The CO2 levels, organic carbon, organic N and the carbon-to-nitrogen ratio are used to determine the soil health calculation number. Keeping track of this number annually allows farmers to gauge the effects of their management practices over time.

Scheppele recommended testing in the summer but said to avoid taking samples during times of drought or right after a heavy rain.

Scheppele said he has seen organic producers struggle with carbon-to-nitrogen ratios because of the limitations of what they can apply to their soils and recommended they also conduct Haney testing.

“Using the Haney testing really allows us to better understand carbon in the soil,” he said. “In the past, tillage practices released carbon from the soil; we know now microbes help to put it back. We need the optimal carbon-to-nitrogen ratios so plants can best utilize the nitrogen present in soil.”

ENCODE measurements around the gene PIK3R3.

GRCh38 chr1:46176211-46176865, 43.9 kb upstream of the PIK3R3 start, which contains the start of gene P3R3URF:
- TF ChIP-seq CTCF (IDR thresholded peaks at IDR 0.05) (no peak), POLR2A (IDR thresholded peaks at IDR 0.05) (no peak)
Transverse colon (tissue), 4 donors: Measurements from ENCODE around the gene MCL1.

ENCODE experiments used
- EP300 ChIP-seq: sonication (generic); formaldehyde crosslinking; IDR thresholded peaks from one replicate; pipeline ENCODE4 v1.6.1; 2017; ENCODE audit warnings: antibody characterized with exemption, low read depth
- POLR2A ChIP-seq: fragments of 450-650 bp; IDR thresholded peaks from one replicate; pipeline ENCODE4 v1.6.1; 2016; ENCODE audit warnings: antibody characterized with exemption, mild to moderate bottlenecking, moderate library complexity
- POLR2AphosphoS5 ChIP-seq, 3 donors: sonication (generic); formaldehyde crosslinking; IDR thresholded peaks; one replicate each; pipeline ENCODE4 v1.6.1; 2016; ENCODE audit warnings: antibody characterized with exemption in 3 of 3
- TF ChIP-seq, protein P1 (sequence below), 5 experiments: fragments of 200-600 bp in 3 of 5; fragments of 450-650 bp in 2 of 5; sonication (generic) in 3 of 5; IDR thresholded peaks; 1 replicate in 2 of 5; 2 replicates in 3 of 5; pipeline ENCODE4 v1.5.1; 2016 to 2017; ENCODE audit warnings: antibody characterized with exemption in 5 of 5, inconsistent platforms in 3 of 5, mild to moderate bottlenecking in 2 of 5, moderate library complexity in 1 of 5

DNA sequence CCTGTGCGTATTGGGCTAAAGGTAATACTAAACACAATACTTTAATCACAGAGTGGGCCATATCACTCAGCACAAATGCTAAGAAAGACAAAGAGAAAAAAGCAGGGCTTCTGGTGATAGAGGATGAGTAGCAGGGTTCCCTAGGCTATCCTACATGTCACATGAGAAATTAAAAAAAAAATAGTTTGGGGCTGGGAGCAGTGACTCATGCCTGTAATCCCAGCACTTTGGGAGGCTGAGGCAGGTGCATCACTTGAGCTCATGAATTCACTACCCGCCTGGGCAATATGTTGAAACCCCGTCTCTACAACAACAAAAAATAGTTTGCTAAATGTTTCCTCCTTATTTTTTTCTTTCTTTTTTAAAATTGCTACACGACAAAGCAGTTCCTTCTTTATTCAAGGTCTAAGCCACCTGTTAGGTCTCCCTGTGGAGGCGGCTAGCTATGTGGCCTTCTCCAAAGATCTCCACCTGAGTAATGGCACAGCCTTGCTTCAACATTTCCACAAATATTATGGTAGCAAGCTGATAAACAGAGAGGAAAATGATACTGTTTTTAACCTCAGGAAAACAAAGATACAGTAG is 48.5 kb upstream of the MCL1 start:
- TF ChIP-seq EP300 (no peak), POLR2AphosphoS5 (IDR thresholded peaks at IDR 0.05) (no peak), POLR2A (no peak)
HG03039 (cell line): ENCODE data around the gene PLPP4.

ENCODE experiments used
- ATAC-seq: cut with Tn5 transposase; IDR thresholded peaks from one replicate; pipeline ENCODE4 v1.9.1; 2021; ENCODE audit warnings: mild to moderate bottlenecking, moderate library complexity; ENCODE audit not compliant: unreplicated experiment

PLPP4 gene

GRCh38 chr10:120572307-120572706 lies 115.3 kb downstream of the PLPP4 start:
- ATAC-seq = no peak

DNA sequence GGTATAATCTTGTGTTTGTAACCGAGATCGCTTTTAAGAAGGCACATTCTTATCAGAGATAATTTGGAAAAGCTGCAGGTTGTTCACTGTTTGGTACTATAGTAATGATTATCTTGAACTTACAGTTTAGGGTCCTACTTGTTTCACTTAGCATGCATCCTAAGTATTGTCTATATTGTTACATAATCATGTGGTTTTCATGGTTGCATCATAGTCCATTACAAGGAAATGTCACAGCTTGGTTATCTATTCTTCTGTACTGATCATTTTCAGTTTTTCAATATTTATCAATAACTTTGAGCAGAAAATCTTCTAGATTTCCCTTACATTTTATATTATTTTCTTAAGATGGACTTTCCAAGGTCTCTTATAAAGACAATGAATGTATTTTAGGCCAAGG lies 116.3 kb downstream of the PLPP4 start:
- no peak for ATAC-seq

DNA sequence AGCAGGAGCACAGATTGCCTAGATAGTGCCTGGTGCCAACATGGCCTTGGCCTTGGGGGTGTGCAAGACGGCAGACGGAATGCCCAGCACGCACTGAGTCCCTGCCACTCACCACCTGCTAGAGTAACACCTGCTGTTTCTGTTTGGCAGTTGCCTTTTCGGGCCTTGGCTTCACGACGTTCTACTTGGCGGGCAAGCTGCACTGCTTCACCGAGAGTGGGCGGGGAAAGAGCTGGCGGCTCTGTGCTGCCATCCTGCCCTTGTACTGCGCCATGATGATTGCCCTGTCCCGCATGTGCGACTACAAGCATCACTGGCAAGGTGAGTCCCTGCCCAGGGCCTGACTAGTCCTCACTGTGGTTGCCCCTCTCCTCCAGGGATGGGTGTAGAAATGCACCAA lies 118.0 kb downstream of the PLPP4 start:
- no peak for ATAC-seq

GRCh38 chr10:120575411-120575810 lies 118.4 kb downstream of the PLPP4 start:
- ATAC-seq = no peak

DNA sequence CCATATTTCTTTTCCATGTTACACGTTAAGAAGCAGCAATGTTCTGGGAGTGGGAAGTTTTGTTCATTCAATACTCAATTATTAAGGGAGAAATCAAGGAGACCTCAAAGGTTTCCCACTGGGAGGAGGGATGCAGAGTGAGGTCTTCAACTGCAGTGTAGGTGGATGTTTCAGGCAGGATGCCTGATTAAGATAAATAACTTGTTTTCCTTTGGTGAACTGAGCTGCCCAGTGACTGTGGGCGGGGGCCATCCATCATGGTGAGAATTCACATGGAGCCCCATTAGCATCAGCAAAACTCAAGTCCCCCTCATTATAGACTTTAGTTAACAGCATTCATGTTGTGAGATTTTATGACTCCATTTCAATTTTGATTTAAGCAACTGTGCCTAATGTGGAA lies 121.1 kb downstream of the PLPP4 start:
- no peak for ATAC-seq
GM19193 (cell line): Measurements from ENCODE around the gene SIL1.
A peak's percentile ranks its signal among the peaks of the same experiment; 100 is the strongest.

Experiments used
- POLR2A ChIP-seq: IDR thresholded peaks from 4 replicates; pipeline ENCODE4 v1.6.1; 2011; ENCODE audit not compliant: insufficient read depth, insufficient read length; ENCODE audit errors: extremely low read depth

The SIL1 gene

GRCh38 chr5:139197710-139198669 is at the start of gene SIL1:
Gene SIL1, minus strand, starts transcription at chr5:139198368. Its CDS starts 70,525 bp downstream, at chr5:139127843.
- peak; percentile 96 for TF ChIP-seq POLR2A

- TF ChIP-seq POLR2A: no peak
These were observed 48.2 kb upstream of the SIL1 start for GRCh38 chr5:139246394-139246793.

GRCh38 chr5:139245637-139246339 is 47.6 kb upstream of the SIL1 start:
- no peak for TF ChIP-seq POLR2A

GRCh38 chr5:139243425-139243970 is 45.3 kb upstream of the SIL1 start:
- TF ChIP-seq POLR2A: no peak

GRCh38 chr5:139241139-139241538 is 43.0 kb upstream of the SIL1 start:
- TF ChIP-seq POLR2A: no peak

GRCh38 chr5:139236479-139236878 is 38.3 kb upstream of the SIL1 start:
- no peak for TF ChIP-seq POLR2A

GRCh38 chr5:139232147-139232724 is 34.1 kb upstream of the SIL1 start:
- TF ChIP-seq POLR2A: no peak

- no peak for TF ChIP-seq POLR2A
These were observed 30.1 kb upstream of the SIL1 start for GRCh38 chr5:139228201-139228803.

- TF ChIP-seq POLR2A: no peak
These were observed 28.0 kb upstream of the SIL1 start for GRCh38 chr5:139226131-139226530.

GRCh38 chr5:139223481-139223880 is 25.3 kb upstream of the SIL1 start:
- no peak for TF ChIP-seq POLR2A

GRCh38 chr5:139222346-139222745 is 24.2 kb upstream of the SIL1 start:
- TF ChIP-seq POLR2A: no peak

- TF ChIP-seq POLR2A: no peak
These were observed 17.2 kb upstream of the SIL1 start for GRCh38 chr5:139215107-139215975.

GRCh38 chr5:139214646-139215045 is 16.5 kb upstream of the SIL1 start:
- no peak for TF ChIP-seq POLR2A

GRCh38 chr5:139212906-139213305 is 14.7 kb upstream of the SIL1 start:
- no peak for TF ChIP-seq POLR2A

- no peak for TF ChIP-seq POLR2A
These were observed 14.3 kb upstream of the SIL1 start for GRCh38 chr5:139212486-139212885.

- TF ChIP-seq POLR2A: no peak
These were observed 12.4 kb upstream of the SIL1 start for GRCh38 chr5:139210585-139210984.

Scheppele pointed out that nature will give more back to the soil than it takes for plants to grow, but operators and farmers need to be good land stewards and make sure the soil has the right micro-organisms to do that.

“If your soil program doesn’t currently monitor carbon levels, you should change programs,” Scheppele said. “Everyone should ask themselves if they are leaving the soil better than they found it.”  PD

Kelli Boylen is a freelance writer based in Waterville, Iowa.